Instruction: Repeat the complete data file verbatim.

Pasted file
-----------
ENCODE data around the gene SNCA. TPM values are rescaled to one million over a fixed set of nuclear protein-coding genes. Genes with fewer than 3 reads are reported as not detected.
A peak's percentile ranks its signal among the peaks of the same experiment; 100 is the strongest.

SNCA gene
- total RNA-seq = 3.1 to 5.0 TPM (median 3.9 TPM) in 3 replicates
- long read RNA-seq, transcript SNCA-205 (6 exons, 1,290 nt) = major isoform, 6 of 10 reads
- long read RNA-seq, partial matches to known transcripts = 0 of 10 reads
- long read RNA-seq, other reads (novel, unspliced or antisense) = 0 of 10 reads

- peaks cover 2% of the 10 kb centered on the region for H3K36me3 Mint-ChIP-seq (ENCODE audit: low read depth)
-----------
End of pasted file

ENCODE data around the gene SNCA. TPM values are rescaled to one million over a fixed set of nuclear protein-coding genes. Genes with fewer than 3 reads are reported as not detected.
A peak's percentile ranks its signal among the peaks of the same experiment; 100 is the strongest.

SNCA gene
- total RNA-seq = 3.1 to 5.0 TPM (median 3.9 TPM) in 3 replicates
- long read RNA-seq, transcript SNCA-205 (6 exons, 1,290 nt) = major isoform, 6 of 10 reads
- long read RNA-seq, partial matches to known transcripts = 0 of 10 reads
- long read RNA-seq, other reads (novel, unspliced or antisense) = 0 of 10 reads

- peaks cover 2% of the 10 kb centered on the region for H3K36me3 Mint-ChIP-seq (ENCODE audit: low read depth)